Those who smoke and drink heavily may develop pancreatic cancer at an earlier age than those who don't, according to a study led by a University of Michigan Health System gastroenterologist.
In the study, published in the American Journal of Gastroenterology, heavy smokers with pancreatic cancer were diagnosed around age 62 and heavy drinkers at age 61 – almost a decade earlier than the average age of 72.
Smoking is a strong risk factor for pancreatic cancer and alcohol has been shown to cause oxidative damage to the pancreas, which sets the stage for the inflammatory pathways that can lead to cancer.
The findings only indicate these habits can lead to developing pancreatic cancer earlier in life.
The study of 811 pancreatic cancer patients from the multicenter, international database Pancreatic Cancer Collaborative Registry does not prove the habits caused cancer.
The study does make a step toward understanding at what age screening for pancreatic cancer should begin – once widespread screening is available.
"As screening programs are developed, an understanding of how personal features influence the age of presentation will be important to optimize the timing of those screenings," says lead study author and gastroenterologist Michelle Anderson, M.D., assistant professor of internal medicine at the University of Michigan Health System. Detecting pancreatic cancer early is difficult and contributes to the poor survival rates. By the time pancreatic cancer is diagnosed, it is frequently at an advanced stage and has spread to other organs.
Currently there are no tests available to easily find it in people who do not have symptoms. In the study, heavy smokers were defined as those who had more than a pack per day, and heavy drinking was measured at more than 39 grams a day, or about three average drinks per day.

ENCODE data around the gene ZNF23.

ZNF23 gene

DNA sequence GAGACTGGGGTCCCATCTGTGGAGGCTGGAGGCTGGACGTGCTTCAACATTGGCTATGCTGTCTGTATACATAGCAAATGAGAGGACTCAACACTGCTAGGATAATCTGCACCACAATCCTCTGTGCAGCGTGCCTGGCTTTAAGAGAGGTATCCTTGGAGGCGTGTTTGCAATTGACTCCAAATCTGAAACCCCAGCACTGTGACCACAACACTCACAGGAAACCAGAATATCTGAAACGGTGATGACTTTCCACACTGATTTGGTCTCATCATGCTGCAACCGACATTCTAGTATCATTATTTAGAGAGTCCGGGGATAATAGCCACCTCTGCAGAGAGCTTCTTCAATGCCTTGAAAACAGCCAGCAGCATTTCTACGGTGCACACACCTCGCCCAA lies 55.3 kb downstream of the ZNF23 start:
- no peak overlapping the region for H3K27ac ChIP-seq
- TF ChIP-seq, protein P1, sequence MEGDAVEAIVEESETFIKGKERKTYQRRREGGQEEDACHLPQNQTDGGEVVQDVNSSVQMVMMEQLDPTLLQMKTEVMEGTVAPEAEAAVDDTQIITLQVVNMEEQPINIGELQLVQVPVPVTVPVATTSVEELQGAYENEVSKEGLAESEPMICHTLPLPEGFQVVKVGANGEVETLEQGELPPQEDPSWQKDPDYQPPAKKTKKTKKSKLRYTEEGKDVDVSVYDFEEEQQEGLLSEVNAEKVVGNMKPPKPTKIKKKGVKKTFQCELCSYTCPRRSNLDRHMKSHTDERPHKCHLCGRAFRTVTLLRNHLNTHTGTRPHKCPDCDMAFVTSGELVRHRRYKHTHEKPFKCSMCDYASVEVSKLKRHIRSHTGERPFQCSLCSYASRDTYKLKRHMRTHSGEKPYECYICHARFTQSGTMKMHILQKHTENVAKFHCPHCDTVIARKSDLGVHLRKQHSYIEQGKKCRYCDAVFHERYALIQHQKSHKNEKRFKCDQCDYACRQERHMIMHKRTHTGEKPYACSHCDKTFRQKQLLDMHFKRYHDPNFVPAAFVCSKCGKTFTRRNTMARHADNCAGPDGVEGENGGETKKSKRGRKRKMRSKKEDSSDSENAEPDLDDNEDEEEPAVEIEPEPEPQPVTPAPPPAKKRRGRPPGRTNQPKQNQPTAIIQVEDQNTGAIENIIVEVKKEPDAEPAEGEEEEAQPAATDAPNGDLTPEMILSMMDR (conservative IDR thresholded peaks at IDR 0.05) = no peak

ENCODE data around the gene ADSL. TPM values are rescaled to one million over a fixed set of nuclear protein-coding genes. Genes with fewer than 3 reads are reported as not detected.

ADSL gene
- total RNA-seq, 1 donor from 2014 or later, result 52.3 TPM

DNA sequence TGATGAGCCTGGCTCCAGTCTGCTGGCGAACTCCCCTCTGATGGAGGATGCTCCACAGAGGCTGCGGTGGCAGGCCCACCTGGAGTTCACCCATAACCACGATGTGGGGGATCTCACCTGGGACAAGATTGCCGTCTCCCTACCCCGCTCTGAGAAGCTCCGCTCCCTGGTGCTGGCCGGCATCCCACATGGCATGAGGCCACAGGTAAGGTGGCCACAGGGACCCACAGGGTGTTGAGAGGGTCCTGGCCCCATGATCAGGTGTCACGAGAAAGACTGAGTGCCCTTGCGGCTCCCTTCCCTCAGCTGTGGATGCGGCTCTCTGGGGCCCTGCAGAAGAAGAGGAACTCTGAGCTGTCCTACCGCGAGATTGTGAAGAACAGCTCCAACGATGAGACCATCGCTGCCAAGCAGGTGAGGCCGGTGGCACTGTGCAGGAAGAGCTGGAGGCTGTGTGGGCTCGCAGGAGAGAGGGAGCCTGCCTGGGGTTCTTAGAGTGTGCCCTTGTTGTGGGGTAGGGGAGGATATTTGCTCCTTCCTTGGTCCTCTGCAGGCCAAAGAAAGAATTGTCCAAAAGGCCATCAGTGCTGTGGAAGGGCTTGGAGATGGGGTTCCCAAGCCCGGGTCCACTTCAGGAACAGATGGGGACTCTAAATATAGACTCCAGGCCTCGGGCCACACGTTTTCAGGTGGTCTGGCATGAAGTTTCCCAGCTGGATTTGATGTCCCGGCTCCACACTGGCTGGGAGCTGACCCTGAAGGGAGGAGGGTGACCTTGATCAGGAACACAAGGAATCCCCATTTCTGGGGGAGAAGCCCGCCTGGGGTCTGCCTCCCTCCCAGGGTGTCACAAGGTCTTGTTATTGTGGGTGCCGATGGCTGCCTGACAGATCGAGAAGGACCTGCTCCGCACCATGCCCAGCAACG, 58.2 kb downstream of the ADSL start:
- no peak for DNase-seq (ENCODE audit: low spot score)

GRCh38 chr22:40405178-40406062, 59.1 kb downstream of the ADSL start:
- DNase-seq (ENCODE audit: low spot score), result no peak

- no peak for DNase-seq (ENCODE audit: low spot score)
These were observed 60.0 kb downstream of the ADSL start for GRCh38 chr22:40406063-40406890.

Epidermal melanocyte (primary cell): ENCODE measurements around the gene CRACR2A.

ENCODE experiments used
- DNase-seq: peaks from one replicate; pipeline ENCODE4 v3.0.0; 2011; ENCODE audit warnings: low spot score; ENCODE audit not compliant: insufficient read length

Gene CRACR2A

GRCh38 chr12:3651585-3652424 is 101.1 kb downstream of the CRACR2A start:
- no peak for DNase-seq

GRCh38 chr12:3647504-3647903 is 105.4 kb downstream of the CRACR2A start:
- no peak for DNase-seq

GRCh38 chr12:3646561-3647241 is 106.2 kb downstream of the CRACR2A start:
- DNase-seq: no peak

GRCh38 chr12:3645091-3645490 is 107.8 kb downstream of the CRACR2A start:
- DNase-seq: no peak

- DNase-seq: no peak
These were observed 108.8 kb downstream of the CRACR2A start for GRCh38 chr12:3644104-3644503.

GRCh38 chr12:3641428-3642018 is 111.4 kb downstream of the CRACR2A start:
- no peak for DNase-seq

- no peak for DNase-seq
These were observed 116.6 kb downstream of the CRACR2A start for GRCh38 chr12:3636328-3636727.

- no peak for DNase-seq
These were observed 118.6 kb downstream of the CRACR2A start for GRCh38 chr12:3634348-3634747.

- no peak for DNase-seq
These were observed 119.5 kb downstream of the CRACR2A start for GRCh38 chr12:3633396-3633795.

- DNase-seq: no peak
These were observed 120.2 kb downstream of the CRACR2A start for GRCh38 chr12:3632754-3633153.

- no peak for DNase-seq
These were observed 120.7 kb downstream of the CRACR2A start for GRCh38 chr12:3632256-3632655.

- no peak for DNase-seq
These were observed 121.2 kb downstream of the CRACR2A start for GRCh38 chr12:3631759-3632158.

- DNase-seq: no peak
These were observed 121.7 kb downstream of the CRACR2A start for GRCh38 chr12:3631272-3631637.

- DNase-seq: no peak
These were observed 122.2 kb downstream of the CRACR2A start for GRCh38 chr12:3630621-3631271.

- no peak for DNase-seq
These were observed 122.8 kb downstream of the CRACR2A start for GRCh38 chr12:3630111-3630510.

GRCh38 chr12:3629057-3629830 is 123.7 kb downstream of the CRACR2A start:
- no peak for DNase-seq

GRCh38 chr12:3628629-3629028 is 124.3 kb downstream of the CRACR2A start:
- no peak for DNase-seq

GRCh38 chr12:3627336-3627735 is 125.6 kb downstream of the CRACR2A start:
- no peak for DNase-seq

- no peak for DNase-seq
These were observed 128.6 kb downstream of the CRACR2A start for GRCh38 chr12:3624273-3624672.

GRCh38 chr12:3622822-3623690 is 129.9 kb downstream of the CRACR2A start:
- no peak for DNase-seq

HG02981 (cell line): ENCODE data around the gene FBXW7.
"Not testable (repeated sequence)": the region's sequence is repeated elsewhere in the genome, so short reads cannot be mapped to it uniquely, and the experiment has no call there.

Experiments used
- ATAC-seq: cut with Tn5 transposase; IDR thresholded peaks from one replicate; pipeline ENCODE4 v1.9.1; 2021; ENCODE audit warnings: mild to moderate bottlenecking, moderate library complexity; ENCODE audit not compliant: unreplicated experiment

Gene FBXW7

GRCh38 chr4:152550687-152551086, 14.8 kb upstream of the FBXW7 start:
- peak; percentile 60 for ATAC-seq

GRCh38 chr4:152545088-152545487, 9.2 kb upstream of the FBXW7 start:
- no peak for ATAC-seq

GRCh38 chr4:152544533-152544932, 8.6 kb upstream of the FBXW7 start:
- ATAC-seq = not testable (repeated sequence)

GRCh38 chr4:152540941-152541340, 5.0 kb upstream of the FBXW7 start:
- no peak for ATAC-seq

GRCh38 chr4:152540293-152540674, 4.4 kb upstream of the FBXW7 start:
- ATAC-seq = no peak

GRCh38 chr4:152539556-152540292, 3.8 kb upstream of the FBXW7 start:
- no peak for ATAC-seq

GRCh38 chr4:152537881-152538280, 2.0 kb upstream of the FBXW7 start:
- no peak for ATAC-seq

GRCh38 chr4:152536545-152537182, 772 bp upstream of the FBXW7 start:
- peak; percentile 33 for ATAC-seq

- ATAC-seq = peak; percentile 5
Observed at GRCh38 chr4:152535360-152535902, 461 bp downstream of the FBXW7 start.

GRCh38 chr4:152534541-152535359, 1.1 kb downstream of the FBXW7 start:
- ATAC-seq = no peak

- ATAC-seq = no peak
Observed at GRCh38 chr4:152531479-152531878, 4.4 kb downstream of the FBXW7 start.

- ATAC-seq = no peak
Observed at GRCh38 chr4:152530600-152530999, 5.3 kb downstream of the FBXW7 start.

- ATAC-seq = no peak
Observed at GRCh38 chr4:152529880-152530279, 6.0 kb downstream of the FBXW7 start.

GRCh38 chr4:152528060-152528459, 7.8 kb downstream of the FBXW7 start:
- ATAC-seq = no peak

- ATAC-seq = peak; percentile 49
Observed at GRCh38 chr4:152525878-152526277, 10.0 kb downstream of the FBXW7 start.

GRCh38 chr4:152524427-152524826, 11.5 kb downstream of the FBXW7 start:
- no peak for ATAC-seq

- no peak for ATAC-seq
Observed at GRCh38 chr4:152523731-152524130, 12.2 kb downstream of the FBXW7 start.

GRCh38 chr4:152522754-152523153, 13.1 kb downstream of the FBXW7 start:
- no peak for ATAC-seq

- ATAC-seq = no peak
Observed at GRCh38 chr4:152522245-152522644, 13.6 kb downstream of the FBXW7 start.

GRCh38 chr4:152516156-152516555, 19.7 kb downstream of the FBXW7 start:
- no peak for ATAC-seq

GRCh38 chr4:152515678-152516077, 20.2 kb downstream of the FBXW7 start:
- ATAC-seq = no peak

Beer drinkers presented with pancreatic cancer earlier than those who drank other types of alcohol, such as wine or hard liquor although when adjusted for the amount of alcohol consumed, the type of alcohol did not affect the age of presentation.
The good news is that the harmful effects of heavy drinking and smoking can be resolved . After 10 years, former smokers and drinkers who quit their habits faced no extra risk of earlier diagnosis.
The registry used for the study gathers information on patients with pancreatic cancer and those at high-risk for developing pancreatic cancer.
Patient data was collected from University of Nebraska Medical Center, Omaha, Neb.; University of Genoa, Italy; Creighton University School of Medicine, Omaha, Neb.; University of Pittsburgh Medical Center; NorthShore University Health System, Evanston, Ill.; University of Chicago, Chicago, Ill.; University of Alabama at Birmingham, Ala.; and the University of Michigan Health System, Ann Arbor, Mich.
Funding: This work was supported by the following grants: NIH K23 DK082097, NCI T32 CA 083654, NIH R01 CA140940, and Italian Ministry of Health DGRST.4/4235-P1.9.A.B.
Reference: "Alcohol and Tobacco Lower the Age of Presentation in Sporadic Pancreatic Cancer in a Dose-Dependent Manner: A Multicenter Study," American Journal of Gastroenterology.